An Artistic Celebration of Freedom

How one woman's passion helps end child slavery—one brush stroke at a time

Christi Ziebarth always knew art would be part of her life. From playing with her mother's leftover pallets to pursuing an art degree in college, it was abundantly clear that Christi had the gift. But there was never an "a ha" moment or a point of realizing that she needed to spend her days in front of an easel. Eventually, she combined her love for the creative process and her love for children into a rewarding career as a public school art teacher.

But then it all changed.

Despite her success and early confidence, Christi experienced a profound loss of identity in her early thirties. She had become pregnant with her third child and circumstances—as well as her conviction to live each season of life to its fullest—compelled her to leave the workplace and stay home after almost a decade of teaching. On top of this, Christi developed an invasive nerve disease that left her wracked with pain and unable to fully enjoy the things she loved most—family, friends, her art.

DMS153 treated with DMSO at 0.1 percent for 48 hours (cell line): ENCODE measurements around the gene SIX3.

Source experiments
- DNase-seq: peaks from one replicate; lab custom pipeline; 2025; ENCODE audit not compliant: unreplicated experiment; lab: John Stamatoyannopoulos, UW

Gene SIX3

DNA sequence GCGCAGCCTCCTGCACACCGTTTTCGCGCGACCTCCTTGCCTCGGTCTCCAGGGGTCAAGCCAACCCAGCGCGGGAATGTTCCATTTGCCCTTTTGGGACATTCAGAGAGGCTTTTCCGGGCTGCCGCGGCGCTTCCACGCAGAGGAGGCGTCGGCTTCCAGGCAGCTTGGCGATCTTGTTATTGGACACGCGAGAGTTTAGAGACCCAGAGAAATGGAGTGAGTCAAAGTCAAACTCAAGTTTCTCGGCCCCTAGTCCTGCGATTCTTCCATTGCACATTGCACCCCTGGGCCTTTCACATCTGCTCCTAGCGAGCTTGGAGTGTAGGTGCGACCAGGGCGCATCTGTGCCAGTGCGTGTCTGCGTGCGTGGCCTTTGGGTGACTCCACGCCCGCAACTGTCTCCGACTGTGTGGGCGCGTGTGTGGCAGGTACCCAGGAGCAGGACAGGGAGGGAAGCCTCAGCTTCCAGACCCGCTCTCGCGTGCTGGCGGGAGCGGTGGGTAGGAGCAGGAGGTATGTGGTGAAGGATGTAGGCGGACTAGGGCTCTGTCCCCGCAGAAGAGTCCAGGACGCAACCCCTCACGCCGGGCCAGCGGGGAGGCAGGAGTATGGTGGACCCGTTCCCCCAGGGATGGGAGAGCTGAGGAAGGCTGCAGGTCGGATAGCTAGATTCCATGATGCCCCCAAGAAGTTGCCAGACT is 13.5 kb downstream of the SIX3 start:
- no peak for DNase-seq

During this time, she wrestled through what she describes as a period of mourning—grief over the loss of the person she thought she was. Christi was a Christian, a wife, and a mother. But like many, she had fallen into thinking that her career as an art teacher was interchangeable with who she was. Once removed from the professional capacity of mentoring young people through art, she hardly knew herself.

But God wasn't about to let circumstances change the calling he had for his daughter. Through this period, he led Christi on a journey to answer basic things about both herself and him. When she found herself asking "Who am I?" he responded with, "Who have I created you to be?"

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May 25

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